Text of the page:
Michael E. Farkouh, MD, MSc
In patients with diabetes and asymptomatic peripheral arterial disease, do aspirin or antioxidants reduce risk for cardiovascular (CV) events?
Randomized, 2 × 2 factorial, placebo-controlled trial. Current Controlled Trials ISRCTN53295293.
Blinded (patients, clinicians, data collectors, and outcome adjudication committee).*
Median 7 years.
16 hospitals and 188 primary care groups in Scotland, UK.
1276 patients ≥ 40 years of age (mean age 60 y, 56% women) who had type 1 or 2 diabetes, asymptomatic peripheral arterial disease (ankle–brachial pressure index ≤ 0.99), and no symptomatic CV disease. Exclusion criteria included regular use of study medications, contraindication to aspirin, and serious physical or psychiatric illness.
Aspirin, 100 mg, plus antioxidant capsule (n = 320); aspirin plus placebo (n = 318); placebo plus antioxidant capsule (n = 320); or placebo plus placebo (n = 318). Additional CV risk reduction therapy, as appropriate, was encouraged.
A composite of death from coronary heart disease or stroke, nonfatal myocardial infarction (MI) or stroke, or amputation for critical limb ischemia; a composite of death from coronary heart disease or stroke; and all-cause death. The trial had 73% power to detect a 25% relative reduction in event rate.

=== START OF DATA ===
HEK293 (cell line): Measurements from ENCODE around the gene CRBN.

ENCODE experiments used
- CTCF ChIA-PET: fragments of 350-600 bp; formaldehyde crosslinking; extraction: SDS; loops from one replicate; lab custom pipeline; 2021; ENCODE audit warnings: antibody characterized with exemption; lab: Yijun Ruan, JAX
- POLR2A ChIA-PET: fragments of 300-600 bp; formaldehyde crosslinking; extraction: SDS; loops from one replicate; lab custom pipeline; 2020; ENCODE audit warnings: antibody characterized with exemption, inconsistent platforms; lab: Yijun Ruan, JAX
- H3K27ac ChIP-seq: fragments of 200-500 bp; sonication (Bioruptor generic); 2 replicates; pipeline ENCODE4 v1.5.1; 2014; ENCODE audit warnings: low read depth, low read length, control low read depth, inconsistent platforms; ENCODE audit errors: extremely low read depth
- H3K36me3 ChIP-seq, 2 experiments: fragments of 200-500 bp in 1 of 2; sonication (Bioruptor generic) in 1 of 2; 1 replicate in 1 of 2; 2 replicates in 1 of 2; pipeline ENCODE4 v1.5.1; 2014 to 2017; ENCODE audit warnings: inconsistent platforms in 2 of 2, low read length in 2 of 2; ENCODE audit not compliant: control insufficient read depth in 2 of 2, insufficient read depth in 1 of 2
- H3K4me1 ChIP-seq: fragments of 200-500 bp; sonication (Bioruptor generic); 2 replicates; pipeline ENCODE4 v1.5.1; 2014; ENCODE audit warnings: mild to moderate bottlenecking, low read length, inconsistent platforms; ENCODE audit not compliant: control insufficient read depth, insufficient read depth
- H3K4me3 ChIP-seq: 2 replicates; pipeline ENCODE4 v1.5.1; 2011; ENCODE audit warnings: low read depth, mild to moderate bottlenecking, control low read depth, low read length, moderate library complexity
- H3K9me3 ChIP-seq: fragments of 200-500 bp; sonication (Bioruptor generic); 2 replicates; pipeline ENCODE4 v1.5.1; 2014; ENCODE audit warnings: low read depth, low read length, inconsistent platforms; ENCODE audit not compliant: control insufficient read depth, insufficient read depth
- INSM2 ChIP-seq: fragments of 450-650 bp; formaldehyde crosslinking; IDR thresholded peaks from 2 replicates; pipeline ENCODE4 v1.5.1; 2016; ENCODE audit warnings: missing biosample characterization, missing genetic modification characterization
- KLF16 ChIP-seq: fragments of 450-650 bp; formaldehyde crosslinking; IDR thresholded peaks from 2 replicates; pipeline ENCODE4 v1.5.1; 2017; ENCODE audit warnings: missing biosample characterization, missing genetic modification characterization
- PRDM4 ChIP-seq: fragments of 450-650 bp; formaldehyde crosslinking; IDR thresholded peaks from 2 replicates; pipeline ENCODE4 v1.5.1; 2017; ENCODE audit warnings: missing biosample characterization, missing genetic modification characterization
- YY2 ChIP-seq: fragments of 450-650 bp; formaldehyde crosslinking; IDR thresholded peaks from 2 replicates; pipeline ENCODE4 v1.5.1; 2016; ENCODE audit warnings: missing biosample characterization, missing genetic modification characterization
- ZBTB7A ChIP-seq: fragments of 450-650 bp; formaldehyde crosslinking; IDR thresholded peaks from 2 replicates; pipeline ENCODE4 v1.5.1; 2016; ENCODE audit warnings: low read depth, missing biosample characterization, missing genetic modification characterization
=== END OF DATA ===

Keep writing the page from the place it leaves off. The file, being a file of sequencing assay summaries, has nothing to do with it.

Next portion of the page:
99% (intention-to-treat analysis).
Neither aspirin nor antioxidants reduced risk for any outcome compared with the corresponding placebo group (Table). Risk for all-cause death was increased in the antioxidant group (Table). No evidence of interaction between drugs was found.
In patients with diabetes and asymptomatic peripheral arterial disease, aspirin and antioxidants (separately or combined) did not reduce risk for cardiovascular events.
Aspirin or antioxidants vs placebo in patients with diabetes and asymptomatic peripheral arterial disease†
†CHD = coronary heart disease; other abbreviations defined in Glossary. RRR, RRI, NNT, NNH, and CI calculated from hazard ratios in article.
‡Death from CHD or stroke, nonfatal myocardial infarction or stroke, or amputation for critical limb ischemia.
Michael E. Farkouh. Aspirin and/or antioxidants did not prevent CV events in diabetes and peripheral arterial disease. Ann Intern Med. 2009;150:JC1–8. doi: 10.7326/0003-4819-150-2-200901200-02008
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Published: Ann Intern Med. 2009;150(2):JC1-8.
Cardiology, Coronary Risk Factors, Diabetes, Endocrine and Metabolism, Prevention/Screening.
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